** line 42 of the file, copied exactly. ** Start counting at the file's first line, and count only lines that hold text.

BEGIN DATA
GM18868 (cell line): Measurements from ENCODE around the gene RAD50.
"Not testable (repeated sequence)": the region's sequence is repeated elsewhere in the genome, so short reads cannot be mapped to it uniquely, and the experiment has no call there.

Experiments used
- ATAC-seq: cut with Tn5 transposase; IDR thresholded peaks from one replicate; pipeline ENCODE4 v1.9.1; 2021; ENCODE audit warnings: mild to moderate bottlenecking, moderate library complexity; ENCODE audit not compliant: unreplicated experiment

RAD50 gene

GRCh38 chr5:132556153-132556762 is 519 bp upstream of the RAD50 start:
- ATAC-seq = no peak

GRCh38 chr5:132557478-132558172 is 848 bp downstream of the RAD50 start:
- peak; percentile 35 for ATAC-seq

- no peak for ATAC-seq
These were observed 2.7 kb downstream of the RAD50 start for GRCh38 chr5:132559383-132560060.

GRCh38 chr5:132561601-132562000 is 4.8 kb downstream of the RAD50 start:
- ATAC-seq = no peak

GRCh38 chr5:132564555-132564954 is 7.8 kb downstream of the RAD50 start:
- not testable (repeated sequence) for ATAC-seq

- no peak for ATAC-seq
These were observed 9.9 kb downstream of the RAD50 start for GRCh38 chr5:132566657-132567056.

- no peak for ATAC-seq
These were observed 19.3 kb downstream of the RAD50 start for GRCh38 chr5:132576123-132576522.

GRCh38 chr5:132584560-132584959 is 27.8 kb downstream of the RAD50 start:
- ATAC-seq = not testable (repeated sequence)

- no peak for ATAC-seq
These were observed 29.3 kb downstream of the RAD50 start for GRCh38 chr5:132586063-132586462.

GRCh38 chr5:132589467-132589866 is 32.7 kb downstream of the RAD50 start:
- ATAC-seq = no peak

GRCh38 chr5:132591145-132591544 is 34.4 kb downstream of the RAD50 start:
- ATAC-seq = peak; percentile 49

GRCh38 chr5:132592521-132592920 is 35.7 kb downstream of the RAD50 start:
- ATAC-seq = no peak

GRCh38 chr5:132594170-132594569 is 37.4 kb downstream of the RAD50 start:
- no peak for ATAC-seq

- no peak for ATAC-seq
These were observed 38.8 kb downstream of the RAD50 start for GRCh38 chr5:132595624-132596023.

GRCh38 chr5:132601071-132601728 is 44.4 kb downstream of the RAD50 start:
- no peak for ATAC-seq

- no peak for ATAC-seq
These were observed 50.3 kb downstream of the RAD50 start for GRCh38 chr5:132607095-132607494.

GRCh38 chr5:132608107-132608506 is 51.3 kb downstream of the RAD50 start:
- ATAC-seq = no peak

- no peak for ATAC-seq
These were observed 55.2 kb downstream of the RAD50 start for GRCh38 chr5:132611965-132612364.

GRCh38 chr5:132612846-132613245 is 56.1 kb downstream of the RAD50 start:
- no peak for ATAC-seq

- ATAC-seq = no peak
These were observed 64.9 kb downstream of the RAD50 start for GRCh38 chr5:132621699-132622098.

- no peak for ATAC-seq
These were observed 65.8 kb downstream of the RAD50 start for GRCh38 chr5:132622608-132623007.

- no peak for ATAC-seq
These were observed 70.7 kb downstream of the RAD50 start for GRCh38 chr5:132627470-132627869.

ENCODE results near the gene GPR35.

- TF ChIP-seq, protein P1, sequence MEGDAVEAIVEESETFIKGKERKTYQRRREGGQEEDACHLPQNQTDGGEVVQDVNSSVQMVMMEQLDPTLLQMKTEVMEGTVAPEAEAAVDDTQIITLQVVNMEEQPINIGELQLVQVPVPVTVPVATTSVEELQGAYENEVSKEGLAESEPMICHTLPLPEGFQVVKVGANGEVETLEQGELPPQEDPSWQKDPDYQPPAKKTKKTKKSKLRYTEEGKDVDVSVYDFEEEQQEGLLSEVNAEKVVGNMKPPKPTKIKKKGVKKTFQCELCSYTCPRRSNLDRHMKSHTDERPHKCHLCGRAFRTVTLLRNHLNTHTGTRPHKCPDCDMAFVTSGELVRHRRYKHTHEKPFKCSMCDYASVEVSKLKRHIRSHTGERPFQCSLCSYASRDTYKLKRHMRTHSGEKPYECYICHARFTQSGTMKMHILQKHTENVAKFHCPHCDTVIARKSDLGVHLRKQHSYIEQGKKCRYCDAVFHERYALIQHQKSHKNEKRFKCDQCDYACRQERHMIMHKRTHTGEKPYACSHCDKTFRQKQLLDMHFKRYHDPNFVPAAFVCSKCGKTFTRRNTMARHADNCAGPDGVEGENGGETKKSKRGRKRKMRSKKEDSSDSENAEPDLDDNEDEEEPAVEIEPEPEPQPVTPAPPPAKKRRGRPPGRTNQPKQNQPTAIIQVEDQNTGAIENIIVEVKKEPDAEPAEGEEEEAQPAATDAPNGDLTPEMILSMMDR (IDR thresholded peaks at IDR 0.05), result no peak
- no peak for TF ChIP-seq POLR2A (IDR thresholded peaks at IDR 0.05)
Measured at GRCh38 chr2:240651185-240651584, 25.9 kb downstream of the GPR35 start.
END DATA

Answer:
GRCh38 chr5:132612846-132613245 is 56.1 kb downstream of the RAD50 start: